To the Editor:
We read with interest the recent article by Cefalu and Dominici1 regarding a linked statistical model for the assessment of spatially-dependent exposures and health. Our concerns center around the suggestion that this model can be applied to any epidemiologic design, the authors’ definition of confounding, that no personal risk factors were included in their health model, and that area-wide predictors for the exposure model are also confounding factors in a health model.
As the health model used normally distributed errors, we assume that the authors were referring to a cross-sectional study of continuous outcomes. Except possibly for an ecologic study, we know of no design in which personal risk factors would not be included as potential confounding variables.
In terms of what is a confounder, the authors stated “We refer to confounding bias as the bias in the health-effect estimate from a health-effects regression model that fails to control for any confounding….” This is not the accepted definition of confounding: quoting Breslow and Day from 1980,2 “Confounding is intimately connected to the concept of causality. …if some exposure E is associated with disease status, then the incidence of the disease varies among the strata defined by different level of E. If these differences in incidence are caused (partially) by some factor C, then we say that C has (partially) confounded the association between E and the disease.” We note that any noncausal variable could be associated with exposure and health, and these variables should not be included in a model to control for bias unless they are surrogates of causal processes.
In our experience, there are very few area-level variables included in exposure models that are true causal variables for health outcomes. For example, in our land-use regression model of NO23 that was used in case–control studies on breast cancer,4 the predictors of traffic-related exposure included population density, counts of traffic, and distance to roads. None of these variables are causal risk factors for these cancers. Could any of these variables represent some complex causal process that can affect the incidence of these cancers? Possibly, but one would have to postulate the purported mechanism. For example, green space may lower pollution, so that the effects of greenspace on health could be due in part to lower levels of exposure to air pollution: this is a measurement issue and is not confounding. While one might contend that these contextual variables represent causal exposures, we suggest that these variables be modeled directly.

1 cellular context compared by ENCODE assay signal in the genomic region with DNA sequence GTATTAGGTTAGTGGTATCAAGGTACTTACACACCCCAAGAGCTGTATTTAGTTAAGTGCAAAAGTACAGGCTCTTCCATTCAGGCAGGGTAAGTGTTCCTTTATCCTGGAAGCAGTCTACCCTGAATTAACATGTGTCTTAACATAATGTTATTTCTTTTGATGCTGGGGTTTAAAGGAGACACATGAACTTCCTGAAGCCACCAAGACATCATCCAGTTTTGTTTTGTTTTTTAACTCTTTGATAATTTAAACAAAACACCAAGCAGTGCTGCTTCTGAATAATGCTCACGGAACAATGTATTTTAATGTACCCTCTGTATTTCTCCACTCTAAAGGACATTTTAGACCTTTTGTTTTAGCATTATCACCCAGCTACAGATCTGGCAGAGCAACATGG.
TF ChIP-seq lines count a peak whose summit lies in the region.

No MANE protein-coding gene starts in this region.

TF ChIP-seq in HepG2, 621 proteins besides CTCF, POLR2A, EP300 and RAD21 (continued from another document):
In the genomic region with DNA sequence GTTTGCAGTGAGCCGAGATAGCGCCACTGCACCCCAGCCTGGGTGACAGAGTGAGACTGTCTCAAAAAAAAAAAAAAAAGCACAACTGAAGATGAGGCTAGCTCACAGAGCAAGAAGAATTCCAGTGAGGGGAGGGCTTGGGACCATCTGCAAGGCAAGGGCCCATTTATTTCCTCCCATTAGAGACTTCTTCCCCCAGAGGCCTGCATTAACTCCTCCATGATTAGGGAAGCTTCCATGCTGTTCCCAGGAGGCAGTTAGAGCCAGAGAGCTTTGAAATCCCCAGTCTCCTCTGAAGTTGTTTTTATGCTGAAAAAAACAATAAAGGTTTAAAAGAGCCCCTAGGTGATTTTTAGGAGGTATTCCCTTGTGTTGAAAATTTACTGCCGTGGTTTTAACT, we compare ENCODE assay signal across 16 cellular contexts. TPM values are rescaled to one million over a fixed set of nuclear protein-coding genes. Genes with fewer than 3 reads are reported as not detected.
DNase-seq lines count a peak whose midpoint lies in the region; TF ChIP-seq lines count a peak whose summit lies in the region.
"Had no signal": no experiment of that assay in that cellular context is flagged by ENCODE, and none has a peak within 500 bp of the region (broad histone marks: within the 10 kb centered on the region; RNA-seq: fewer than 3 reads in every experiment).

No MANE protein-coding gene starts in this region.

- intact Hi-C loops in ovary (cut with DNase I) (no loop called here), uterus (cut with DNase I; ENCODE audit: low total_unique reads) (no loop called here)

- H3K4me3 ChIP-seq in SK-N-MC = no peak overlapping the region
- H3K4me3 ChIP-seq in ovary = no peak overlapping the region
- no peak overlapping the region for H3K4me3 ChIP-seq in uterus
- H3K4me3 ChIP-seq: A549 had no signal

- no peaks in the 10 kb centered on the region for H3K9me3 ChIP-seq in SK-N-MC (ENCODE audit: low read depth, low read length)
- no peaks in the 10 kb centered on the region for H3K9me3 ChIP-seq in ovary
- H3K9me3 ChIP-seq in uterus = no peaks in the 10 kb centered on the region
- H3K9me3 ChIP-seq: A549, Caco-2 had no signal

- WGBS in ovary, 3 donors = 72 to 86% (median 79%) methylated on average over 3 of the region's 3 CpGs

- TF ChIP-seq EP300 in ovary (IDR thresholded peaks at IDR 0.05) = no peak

Mark S. Goldberg
Division of Clinical Epidemiology
Department of Medicine
McGill University Health Center – RVH
Montreal, QC, Canada
Department of Health Sciences
Ottawa, ON, Canada
Department of Sociology
University of New Brunswick
Fredericton, NB, Canada
1. Cefalu M, Dominici F. Does exposure prediction bias health-effect estimation?: the relationship between confounding adjustment and exposure prediction. Epidemiology. 2014;25:583–590.
2. Breslow NE, Day NE. Statistical Methods in Cancer Research. Volume I - The Analysis of Case-Control Studies. IARC Scientific Publications, 32 (Lyon). 1980.Lyon, France: International Agency for Cancer.
3. Crouse DL, Goldberg MS, Ross NA. A prediction-based approach to modelling temporal and spatial variability of traffic-related air pollution in Montreal, Canada. Atmos Environ. 2009;43:5075–5084.
4. Crouse DL, Goldberg MS, Ross NA, Chen H, Labrèche F. Postmenopausal breast cancer is associated with exposure to traffic-related air pollution in Montreal, Canada: a case-control study. Environ Health Perspect. 2010;118:1578–1583.